Cytotoxicity of the SN38 conjugates was evaluated by the MTT method.27 BEL-7402 human liver cancer cells were cultured in RPMI1640 growth medium supplemented by 10% (v/v) fetal bovine serum and 1% (w/v) penicillin–streptomycin at 37°C in a humidified atmosphere containing 5% CO2. Briefly, cells were seeded at a density of 5×103 cells per well in a 96-well plate and incubated overnight. Then, the medium was replaced with 100 μL of fresh medium containing serial dilutions of SN38 conjugate (at SN38 equivalent from 0.05 to 100 μg/mL). After 48 hours of incubation, cell survival was then measured as follows: 30 μL of MTT (5 mg/mL) solution was added to each well. The incubation was continued for another 4 hours. Then, the MTT derivative was dissolved with dimethylsulfoxide (100 μL) and the optical density of the solution was determined on a microplate reader at 492 nm.
BEL-7402 cells were seeded at a density of 1×106 cells/mL in each well and allowed to grow overnight. Then, the cells were incubated with CPT-11 (2 μM), mPEG–SN38 (2 μM SN38 equivalent), or mPEG–PLA–SN38 (2 μM SN38 equivalent) in cell culture medium for 12 hours at 37°C. Cells without drug treatment were used as a control. Cells were then washed with cold PBS three times. For apoptosis analysis, an Alexa Fluor® 488 Annexin V/propidium iodide apoptosis detection kit was used according to manufacturer’s protocol. Briefly, cells (1×105) were suspended in the binding buffer (200 μL). Then, 5 μL of Alexa Fluor® 488 Annexin V and 5 μL of propidium iodide (100 μg/mL) were added to each sample, which was incubated at room temperature for 15 minutes. Then, an additional binding buffer (300 μL) was added. The cells were then analyzed on a BD FACSCanto™ II flow cytometer (Becton, Dickinson and Company, Franklin Lakes, NJ, USA).
In vivo distribution study
DiR-labeled micelles were used to evaluate in vivo biodistribution of SN38–polymer conjugate micelles in BEL-7402 xenograft tumor-bearing mice. Micelles were prepared as described in “Preparation of SN38–polymer conjugate micelles”. Nude mice with xenograft tumors of ~500 mm3 were used in this study. First, 0.2 mL of DiR-labeled micelles were injected via tail vein (200 μg/kg DiR equivalent). The mice were anesthetized using isoflurane in oxygen and placed in the imaging chamber. Mice were purchased from the Laboratory Animal Center of Jilin University (Changchun, People’s Republic of China). The Institution Animal Ethics Committee (Jilin University) reviewed and approved the entire animal protocol prior to conducting the experiments. Fluorescent images were collected at 2, 6, and 24 hours using a Clairvivo OPT in vivo optical imaging system (SHIMADZU Corporation, Kyoto, Japan) with a 735 nm single laser. The imaging time was 5 seconds for each image. After completion of the image collection, the mice were sacrificed. Major organs including hearts, livers, spleens, lungs, kidneys, and tumors were excised and imaged under the same conditions. The experimental protocol was approved by the Laboratory Animal Center of Jilin University (license No. SCXK-(JI) 2011–0003).
In vivo antitumor efficacy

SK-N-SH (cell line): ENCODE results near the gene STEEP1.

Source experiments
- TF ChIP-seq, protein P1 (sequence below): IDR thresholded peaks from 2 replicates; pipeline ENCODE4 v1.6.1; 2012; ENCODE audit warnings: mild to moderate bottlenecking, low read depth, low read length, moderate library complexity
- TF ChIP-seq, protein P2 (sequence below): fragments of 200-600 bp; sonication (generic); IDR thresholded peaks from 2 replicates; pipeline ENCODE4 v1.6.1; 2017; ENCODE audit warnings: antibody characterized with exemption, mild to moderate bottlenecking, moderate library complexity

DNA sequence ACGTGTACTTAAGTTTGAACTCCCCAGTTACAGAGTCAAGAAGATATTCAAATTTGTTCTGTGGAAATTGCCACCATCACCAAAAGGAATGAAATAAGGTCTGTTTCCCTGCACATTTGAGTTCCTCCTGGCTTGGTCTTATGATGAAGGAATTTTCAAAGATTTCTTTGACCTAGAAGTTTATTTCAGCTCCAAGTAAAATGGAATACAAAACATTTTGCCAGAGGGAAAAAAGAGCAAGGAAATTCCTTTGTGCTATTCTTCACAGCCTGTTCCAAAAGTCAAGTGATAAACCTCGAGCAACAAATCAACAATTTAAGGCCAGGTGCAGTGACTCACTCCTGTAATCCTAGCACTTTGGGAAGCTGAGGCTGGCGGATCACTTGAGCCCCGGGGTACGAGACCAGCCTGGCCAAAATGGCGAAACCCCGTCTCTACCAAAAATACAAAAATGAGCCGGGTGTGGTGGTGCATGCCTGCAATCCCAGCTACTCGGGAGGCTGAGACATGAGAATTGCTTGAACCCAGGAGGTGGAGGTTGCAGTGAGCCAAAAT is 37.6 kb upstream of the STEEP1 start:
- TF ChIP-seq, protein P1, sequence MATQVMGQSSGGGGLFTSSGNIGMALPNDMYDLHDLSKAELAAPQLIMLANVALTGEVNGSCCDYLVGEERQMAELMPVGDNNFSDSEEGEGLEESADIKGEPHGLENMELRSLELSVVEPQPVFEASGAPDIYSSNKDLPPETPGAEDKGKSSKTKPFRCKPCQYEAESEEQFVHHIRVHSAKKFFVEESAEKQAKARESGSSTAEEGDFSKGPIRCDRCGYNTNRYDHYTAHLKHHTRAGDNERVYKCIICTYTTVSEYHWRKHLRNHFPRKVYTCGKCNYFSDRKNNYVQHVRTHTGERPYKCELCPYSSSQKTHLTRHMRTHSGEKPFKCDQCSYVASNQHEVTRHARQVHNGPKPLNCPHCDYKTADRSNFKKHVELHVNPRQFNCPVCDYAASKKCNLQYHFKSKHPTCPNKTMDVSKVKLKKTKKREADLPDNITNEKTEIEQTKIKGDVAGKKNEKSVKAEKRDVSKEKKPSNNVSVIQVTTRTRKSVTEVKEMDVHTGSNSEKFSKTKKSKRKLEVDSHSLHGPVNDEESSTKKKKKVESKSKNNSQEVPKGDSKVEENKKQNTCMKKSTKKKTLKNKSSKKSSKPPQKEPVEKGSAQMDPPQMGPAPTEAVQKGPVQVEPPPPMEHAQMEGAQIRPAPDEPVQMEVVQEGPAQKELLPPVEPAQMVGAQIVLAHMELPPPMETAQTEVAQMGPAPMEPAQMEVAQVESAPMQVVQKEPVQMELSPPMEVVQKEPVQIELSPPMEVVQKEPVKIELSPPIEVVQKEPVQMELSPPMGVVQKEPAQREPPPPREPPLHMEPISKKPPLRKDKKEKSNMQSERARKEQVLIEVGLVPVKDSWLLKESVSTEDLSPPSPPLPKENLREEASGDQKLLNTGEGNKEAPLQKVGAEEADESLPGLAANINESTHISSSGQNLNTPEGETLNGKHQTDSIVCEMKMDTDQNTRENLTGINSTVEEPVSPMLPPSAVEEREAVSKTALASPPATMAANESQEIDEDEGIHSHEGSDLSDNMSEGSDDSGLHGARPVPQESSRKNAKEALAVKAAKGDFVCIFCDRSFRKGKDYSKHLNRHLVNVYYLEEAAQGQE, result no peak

The antitumor efficacy of SN38–polymer conjugates was investigated in a BEL-7402 murine xenograft tumor model. Briefly, BALB/c nude mice (6 weeks, 18–23 g) were subcutaneously injected with 0.2 mL cell suspension containing 5×106 BEL-7402 cells in the right armpit. When tumor volumes reached ~100 mm3 (designated as day 0), mice were randomly divided into four groups (n=7) and treated as follows: PBS, CPT-11, mPEG–SN38, and mPEG–PLA–SN38 (at 10 mg/kg SN38 equivalent). The formulations were administered via tail vein using a 1.0 mL syringe every 3 days for four times. Throughout the study, tumor volume of each mouse was monitored every other day with a caliper, and calculated by the formula:
where L represents the longest diameter and W represents the shortest diameter perpendicular to length. The weight of the mice was measured regularly as an indicator of acute toxicity.
Data are presented as the mean ± standard deviation. The statistical significance of treatment outcomes was assessed using Student’s t-test (two-tailed). P-value of <0.05 was considered statistically significant in all analyses.
Results and discussion
Synthesis of mPEG2K–SN38 and mPEG2K–PLA1.5K–SN38 micelles
To synthesize PEG2K–SN38 and PEG2K–PLA1.5K–SN38, mPEG2K–SA was conjugated to SN38 through an esterification reaction between the carboxyl group on the polymer and the hydroxyl group on SN38, as shown in Figure 1A and 1B. The products were characterized by 1H NMR and fourier transform infrared spectroscopy. In the 1H NMR spectrum, the typical peak of phenolic hydroxyl (10.33 ppm) disappeared and the multiple peaks (7.38 ppm) of C-9 and C-11 divided appeared at 7.72 and 7.23 ppm. In fourier transform infrared spectroscopy spectrum, O–H vibration of phenolic hydroxyl of SN38 at 3,596 cm−1 and O–H vibration of carboxyl of PEG–SA and PEG–PLA–SA at 1,762 cm−1 disappeared and C=O stretching bands at 1,762 cm−1 was observed.25 These characteristic peaks confirmed the formation of ester bond. These data showed that mPEG2K–SN38 and mPEG2K–PLA1.5K–SN38 were successfully synthesized.